The results of this outline as Erickson described turned out to be very favorable he goes on to explain how when he explained this process to others they questioned him on his use of having them go for the lowest passing grade. Especially by the time it was done he had many clients that got A and B’s a few C’s and no D’s or F’s.
The explanation given to those who questioned him was that by telling them to go for the lowest passing grade was that it freed them up from the anxiety of trying to do well or trying to get the highest possible score. He said that through his years of experience he has found ‘wisdom’ in having his clients avoid their ‘perfectionistic drives’.
Personally I have found this true in my experience. When I was writing my book, ‘Experiencing Reality’ it was so important to me that it be perfect from the outset that I never really got started. It was only when I gave myself permission to write something that was less than perfect that I was able to write the manuscript. And then even from the manuscript to publishing the book. It was because I ‘felt’ that everything had to be perfect that I delayed it’s being published for many months because I was afraid that it was not perfect. It was only then that I gave myself permission to put out an imperfect albeit but the best I could do product that I was able to publish it.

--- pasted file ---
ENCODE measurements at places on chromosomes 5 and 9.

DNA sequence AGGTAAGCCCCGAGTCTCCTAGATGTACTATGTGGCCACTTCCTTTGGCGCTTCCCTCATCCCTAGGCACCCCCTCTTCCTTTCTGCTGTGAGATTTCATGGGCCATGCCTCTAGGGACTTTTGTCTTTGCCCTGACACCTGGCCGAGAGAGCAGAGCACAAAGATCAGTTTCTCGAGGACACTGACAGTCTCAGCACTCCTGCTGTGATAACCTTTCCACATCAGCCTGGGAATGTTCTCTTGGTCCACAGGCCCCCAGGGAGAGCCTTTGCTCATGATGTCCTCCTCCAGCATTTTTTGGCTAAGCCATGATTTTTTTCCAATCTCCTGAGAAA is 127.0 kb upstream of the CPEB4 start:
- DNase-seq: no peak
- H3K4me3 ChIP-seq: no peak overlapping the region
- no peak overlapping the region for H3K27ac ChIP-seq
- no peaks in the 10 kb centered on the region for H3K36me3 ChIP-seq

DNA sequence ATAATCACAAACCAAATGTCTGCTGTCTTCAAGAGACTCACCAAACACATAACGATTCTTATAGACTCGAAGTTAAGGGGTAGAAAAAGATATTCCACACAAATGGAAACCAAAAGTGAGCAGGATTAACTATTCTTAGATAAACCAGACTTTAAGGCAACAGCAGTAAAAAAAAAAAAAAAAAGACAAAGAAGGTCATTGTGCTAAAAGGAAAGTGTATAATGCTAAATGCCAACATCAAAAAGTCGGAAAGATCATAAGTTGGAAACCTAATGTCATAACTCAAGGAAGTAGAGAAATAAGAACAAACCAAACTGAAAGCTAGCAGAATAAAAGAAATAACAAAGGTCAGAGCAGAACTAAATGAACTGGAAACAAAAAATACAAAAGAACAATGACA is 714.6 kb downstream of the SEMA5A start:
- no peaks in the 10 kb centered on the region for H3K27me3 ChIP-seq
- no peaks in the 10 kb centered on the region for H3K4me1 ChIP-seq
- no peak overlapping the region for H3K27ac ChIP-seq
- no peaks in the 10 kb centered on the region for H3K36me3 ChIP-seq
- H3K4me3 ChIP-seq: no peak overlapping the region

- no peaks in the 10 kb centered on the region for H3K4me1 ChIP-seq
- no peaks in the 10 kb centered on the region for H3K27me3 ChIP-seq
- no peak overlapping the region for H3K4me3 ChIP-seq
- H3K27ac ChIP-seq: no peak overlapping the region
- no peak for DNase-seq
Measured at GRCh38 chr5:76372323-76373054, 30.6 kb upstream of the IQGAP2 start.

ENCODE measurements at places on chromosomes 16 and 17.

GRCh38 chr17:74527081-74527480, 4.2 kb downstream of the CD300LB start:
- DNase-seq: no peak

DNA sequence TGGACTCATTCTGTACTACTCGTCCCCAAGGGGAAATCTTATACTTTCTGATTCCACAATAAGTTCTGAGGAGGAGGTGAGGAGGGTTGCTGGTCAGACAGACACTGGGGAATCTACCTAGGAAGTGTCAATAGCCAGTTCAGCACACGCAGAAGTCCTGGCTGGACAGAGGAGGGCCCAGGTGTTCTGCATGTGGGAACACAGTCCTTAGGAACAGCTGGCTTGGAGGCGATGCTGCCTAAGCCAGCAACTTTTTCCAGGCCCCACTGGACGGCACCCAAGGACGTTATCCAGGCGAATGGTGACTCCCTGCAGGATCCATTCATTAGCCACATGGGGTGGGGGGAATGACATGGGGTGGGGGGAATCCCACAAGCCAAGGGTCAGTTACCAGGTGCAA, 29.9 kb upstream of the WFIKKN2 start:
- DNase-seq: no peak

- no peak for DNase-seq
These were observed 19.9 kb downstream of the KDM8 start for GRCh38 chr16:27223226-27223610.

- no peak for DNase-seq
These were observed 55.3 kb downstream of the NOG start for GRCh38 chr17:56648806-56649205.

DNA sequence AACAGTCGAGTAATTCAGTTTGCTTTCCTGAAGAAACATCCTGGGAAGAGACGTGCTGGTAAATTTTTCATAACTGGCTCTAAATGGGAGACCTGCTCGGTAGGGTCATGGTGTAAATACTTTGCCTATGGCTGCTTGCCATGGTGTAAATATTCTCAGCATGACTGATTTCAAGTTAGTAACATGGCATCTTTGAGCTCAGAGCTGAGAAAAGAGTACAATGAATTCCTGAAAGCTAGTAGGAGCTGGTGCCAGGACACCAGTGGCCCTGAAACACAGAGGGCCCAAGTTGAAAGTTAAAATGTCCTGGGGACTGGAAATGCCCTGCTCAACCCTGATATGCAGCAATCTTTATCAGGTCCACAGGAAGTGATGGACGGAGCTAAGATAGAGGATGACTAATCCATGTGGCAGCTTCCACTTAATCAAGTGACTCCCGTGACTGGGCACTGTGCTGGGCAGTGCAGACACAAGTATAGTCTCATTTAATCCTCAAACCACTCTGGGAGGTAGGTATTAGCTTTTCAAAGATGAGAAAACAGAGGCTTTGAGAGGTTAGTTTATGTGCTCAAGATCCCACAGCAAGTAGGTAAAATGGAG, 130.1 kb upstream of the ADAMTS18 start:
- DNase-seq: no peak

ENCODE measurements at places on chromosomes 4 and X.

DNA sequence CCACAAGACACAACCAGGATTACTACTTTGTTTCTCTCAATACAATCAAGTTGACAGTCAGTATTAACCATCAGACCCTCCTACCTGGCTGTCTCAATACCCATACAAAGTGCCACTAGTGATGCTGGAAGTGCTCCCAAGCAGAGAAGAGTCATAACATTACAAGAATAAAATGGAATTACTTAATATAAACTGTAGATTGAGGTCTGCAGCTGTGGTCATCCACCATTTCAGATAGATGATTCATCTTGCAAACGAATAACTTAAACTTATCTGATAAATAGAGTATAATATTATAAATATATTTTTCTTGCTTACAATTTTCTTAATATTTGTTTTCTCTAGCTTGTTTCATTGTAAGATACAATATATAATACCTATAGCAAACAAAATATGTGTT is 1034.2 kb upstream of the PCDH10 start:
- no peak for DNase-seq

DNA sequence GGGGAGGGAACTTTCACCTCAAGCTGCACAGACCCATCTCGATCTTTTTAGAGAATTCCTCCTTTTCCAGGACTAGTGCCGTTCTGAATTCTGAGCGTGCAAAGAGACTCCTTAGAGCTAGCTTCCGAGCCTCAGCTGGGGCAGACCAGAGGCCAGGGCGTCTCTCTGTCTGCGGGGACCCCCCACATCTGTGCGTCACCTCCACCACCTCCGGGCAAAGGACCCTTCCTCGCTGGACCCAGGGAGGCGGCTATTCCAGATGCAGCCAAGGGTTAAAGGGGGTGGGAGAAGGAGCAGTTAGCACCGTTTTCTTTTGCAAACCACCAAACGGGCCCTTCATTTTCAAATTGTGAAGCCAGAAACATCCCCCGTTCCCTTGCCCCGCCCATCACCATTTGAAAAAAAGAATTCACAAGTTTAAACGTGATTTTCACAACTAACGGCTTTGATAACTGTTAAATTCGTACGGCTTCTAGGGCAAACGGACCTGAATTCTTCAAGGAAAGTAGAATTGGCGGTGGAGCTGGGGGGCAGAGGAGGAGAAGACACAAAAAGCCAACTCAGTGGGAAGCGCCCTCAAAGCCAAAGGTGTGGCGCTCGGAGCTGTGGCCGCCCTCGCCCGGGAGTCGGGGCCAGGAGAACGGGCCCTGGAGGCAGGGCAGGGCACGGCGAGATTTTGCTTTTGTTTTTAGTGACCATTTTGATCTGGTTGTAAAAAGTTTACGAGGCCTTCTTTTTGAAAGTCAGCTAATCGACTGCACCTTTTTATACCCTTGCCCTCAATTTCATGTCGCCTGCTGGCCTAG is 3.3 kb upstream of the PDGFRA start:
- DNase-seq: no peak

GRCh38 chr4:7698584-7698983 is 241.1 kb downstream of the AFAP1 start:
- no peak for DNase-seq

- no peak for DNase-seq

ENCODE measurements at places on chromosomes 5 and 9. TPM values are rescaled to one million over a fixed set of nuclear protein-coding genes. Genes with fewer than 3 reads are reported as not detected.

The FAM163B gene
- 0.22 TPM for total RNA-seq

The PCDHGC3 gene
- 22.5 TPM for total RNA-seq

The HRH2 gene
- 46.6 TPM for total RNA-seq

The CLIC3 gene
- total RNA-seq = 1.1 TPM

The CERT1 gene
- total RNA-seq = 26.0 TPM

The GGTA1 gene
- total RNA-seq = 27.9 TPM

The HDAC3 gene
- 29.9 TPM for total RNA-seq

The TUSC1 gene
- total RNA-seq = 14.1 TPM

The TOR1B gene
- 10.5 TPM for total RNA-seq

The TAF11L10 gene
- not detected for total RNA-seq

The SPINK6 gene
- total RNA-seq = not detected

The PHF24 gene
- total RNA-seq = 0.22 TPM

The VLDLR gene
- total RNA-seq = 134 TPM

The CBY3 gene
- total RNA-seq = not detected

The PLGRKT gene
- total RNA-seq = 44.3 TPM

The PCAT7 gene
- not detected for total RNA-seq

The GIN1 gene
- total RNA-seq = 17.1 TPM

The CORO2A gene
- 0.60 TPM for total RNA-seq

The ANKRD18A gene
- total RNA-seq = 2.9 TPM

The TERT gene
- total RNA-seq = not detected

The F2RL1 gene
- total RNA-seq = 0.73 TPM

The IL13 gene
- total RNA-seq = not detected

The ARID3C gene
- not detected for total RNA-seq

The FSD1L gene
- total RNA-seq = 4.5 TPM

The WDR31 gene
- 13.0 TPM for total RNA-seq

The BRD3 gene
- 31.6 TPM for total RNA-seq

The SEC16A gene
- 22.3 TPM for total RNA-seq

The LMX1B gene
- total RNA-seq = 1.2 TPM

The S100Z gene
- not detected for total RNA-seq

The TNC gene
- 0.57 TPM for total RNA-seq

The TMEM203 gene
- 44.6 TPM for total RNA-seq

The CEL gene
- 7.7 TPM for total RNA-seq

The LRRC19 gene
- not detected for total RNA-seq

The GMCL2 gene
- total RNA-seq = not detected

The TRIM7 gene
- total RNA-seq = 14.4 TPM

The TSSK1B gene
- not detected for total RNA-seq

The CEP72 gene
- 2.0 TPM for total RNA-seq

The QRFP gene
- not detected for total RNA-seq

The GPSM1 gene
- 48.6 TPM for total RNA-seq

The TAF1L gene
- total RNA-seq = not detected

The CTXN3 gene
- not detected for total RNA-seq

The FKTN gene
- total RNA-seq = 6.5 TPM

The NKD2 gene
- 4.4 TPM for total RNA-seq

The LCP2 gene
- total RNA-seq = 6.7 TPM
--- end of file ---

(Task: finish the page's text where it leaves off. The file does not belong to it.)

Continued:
When working with people he will tell people to ‘make changes in your own way’ or ‘make change in ways that are most appropriate for you’. I’ve always found this an interesting way of formulating suggestions so as to fit themselves to the person right in front of you. Erickson one wrote a paper where he talked about a young man that was recently married that came into him because he needed help to correct his driving.
The man told Erickson that he didn’t think he could be hypnotized but that he still wanted Erickson to give it a shot anyways. Erickson said in the paper that he was able to induce a fairly deep trance during which time he spoke to the man questioning as to what he should do to help him correct his driving. The man told Erickson that there was nothing that Erickson could do and that it would be pointless for him to make suggestions because they man would have to do it in his own way. Erickson continued to question the man as to when he would correct his own driving and the guy said essentially in about a month’s time and then re-iterated to Erickson that there was no point in him suggesting anything to him because he would have to do it in his own way.